Seeking Skill and Excellence Outside our Comfort Zone

For those of you who follow the school’s Youtube channel, you may have noticed this week that I have been officially indoctrinated as one of the pilots of our new video drone. I can’t tell you how excited I was (little did I know how challenging it would be to learn how to fly it)! As adults, we sometimes forget how daunting learning can be. Within our professions we are wired to “know everything” in our field of practice—there is a comfort in knowing a subject or topic really well, to have an “area of expertise” and to stay within it. When you dare to step outside of your comfort zone, and try something new, it can be intimidating.

So, there I was on Tuesday morning, queued up to try, watching the school’s beloved photographer, Simon Spivey, as he deftly flew the new video drone. He made it look effortless as he expertly maneuvered the craft around the trees and guided it safely back to the ground with a soft touch (with four propellers it is surprisingly agile and sensitive!). It was my turn next and while other adults surrounded me, it was as though I was completing a test—could Struan fly the drone and not fly it into a tree?

There I was learning something new…and I was being watched—it was a little scary!

In the end, I flew the drone the length of Lefevre Field and managed to land it without incident. I smiled and made it look like it was no big deal. Inside I was very thankful for not completely embarrassing myself in front of others. Yes, I was laughing, but really I was deeply relieved.

I tell this story as a reminder to all of us who teach. When we ask our students to step outside their comfort zone, take a chance and try something new, it is not always that simple. It takes courage and resiliency. Something many of our students (and staff!) practise every day and others need a little support with. My hope is that, like Simon was for me with the video drone, we all find the support we need to continue learning new things and enjoy the sense of accomplishment that comes with it.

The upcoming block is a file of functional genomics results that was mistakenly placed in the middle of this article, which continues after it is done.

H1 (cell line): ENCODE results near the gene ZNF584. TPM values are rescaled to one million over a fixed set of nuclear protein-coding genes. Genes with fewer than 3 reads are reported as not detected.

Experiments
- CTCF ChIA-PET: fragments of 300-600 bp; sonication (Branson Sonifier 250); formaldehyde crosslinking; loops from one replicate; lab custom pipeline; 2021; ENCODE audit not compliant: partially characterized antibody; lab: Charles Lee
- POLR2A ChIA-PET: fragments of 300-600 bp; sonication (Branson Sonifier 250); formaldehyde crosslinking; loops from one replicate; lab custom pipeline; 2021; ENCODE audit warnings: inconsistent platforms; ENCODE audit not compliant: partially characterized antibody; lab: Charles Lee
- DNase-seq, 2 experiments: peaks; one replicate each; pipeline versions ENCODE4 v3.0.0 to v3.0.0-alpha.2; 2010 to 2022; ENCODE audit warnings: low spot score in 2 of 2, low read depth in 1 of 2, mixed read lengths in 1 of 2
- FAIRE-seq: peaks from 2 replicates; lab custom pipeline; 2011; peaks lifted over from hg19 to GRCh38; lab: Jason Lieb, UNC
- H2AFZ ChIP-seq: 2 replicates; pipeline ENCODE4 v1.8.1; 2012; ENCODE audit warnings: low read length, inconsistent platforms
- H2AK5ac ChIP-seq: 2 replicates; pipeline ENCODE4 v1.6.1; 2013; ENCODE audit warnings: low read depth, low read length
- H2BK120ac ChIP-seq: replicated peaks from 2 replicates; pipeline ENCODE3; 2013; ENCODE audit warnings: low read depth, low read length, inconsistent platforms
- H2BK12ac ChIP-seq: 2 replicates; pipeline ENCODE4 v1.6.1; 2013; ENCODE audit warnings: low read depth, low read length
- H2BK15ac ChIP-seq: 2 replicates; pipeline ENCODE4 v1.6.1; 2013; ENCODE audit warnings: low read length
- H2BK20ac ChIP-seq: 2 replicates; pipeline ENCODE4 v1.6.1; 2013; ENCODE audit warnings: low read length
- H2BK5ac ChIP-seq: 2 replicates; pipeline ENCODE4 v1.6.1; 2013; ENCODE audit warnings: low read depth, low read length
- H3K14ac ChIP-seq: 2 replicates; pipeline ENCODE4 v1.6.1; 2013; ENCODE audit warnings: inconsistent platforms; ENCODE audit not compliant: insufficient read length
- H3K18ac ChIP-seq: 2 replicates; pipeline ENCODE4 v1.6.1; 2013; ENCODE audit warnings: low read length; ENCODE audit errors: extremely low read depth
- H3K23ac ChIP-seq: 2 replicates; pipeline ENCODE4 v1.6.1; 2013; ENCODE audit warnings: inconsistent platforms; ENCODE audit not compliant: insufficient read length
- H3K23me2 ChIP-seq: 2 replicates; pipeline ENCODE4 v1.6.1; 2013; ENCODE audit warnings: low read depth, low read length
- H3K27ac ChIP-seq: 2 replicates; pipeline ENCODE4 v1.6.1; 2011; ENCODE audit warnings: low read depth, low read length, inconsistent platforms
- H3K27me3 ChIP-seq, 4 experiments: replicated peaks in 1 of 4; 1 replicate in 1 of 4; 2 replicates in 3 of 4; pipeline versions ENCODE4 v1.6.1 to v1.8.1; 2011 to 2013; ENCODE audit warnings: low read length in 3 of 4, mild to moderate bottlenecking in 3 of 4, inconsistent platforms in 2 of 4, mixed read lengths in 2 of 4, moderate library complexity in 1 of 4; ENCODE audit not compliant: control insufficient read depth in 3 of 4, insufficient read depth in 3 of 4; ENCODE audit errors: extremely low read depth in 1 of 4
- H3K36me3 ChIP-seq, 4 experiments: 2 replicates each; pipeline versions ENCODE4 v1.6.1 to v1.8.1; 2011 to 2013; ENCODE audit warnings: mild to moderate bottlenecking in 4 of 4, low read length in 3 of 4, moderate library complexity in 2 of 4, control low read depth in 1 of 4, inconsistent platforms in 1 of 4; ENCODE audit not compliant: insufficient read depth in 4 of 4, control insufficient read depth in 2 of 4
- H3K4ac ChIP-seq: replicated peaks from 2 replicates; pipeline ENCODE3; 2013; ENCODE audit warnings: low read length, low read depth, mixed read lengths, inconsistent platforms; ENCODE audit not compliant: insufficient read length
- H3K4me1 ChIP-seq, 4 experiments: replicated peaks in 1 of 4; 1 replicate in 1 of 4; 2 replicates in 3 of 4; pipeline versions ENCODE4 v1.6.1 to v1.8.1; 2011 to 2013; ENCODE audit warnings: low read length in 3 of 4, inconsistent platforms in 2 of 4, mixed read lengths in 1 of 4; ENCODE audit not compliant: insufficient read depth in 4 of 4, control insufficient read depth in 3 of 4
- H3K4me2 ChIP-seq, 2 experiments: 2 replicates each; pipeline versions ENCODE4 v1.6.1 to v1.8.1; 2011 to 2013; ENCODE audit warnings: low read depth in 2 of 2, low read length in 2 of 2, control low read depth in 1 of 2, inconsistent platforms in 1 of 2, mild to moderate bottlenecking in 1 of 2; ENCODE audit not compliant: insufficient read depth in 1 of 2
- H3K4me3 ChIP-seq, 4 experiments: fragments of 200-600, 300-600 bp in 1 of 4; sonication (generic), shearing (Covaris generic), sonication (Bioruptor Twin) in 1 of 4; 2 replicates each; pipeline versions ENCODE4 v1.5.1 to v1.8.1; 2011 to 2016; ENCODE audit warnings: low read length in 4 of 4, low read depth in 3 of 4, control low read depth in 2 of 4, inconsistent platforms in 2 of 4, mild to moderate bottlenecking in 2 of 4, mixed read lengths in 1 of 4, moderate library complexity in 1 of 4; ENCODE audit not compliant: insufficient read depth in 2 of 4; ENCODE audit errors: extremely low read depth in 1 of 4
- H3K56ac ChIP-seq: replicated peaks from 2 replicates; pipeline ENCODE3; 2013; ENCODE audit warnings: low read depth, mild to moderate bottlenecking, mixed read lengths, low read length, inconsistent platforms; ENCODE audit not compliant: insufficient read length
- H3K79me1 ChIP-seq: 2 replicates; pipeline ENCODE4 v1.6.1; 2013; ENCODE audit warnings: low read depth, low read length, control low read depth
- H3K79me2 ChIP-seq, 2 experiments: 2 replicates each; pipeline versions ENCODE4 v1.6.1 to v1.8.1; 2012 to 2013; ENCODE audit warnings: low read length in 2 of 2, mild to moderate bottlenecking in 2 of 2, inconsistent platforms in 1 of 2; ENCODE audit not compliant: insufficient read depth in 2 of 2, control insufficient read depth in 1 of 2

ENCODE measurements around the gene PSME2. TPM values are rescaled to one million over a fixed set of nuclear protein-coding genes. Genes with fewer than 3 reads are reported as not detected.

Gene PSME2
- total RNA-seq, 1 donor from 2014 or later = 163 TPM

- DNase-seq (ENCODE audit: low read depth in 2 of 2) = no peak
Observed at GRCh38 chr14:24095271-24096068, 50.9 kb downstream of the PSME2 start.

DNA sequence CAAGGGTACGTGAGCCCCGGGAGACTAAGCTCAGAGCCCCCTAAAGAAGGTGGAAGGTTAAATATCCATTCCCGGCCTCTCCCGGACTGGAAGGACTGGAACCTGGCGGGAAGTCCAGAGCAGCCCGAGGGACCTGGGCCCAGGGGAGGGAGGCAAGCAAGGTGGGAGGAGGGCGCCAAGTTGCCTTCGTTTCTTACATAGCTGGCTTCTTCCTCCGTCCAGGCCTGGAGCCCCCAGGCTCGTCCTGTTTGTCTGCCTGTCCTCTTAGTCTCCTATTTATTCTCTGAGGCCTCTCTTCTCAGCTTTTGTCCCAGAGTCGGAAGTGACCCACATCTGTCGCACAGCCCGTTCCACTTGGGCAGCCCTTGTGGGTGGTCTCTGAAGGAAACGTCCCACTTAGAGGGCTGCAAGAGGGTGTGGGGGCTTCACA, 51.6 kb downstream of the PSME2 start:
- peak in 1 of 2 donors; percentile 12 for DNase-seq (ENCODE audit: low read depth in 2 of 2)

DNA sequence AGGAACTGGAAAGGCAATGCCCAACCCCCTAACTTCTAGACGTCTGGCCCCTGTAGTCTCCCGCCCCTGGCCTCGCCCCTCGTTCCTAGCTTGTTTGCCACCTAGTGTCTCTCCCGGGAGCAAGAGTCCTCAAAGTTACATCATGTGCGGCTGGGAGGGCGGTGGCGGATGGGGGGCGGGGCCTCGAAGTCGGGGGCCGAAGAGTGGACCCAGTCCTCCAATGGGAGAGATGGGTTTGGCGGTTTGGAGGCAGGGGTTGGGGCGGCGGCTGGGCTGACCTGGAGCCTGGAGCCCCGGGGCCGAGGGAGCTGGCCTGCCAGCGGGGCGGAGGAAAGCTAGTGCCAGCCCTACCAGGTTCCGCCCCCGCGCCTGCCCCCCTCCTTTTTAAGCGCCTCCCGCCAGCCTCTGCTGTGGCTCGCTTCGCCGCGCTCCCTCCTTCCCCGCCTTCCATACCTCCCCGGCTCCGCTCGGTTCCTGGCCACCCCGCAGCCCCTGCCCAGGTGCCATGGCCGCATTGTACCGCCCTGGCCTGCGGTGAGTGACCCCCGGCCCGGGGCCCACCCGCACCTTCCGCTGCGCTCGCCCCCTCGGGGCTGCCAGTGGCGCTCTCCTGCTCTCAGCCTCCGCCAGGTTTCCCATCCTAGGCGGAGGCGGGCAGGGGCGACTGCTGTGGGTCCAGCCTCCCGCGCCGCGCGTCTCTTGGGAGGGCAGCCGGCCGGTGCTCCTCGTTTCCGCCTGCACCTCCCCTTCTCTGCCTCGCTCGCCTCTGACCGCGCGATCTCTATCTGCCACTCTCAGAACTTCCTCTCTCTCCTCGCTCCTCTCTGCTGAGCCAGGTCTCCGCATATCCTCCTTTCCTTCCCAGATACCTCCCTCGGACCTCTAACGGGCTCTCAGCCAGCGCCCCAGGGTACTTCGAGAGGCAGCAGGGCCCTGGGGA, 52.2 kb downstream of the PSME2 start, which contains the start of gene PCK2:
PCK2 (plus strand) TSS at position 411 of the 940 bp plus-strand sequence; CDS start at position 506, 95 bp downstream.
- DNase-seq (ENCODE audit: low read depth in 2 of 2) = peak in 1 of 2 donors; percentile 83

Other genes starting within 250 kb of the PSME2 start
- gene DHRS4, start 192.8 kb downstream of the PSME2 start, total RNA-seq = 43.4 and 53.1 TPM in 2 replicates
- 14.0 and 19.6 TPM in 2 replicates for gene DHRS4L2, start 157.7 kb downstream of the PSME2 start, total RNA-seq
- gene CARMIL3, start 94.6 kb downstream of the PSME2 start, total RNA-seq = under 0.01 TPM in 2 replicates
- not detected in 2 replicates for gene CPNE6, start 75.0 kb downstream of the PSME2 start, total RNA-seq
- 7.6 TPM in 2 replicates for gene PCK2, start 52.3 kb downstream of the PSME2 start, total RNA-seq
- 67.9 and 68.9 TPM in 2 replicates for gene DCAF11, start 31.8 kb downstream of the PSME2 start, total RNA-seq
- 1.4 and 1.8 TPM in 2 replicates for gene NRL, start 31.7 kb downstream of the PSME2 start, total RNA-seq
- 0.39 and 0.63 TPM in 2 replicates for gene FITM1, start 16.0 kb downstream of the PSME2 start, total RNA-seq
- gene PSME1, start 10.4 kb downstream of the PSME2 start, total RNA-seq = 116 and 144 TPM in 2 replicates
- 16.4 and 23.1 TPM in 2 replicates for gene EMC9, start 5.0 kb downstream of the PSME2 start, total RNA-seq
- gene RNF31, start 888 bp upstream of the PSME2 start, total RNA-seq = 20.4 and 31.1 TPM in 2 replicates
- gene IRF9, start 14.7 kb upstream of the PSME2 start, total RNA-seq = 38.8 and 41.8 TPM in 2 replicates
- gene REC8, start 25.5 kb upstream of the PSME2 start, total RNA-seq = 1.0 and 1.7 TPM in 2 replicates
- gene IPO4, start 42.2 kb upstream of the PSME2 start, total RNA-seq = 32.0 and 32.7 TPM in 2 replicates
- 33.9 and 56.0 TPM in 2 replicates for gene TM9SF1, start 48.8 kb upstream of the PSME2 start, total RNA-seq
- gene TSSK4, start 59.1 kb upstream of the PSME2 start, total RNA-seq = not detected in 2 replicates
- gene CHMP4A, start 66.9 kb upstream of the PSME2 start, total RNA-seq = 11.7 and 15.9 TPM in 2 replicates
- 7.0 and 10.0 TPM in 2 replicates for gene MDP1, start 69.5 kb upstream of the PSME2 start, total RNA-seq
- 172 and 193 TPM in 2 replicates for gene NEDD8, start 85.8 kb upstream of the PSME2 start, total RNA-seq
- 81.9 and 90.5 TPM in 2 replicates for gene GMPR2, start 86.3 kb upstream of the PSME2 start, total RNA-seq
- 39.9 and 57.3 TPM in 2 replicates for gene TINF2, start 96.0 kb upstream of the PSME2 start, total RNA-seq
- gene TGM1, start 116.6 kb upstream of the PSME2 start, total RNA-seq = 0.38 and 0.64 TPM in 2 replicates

From personal experiences like learning to fly a new drone, to community-wide learning experiences such as understanding our strengths and weaknesses as a school, there are many opportunities for us to grow. LCS will be celebrating such an opportunity  in the coming week when it welcomes the CAIS Accreditation Visiting Committee this Sunday, April 19. Every seven years, LCS participates in the CAIS accreditation review process. CAIS provides the evaluation and accreditation of a school’s overall program and educational environment. Schools are evaluated in terms of their own mission, vision and values and in terms of CAIS’ Standards for Accreditation of Schools.

The school community has been deeply committed, over the past 15 months, to preparing an internal report (evaluation) of our strengths and areas for growth. The process of reviewing LCS through the lens of the 12 CAIS standards was exhaustive. We created 12 teams (one for each standard) comprised of every member of our staff. We engaged board members, alumni, parents and students in feedback sessions.  One of the powerful learnings, for me, was seeing how well members of our staff collaborated in areas that were not necessarily their expertise. It demonstrated a deep love for the school, and desire to ensure LCS is on the right track three years in to our strategic plan Our Way | More Intentionally Lakefield. 

So, we are looking forward to welcoming the seven members of the visiting committee whose work validates the findings in the school’s own report and provides recommendations and suggestions for school improvement.  This is an important part of the school’s commitment to continuous school improvement and learning as an organization. The committee will be at the school until Wednesday, April 22 and we look forward to the learning opportunity it provides and the sense of accomplishment we are certain will accompany their visit.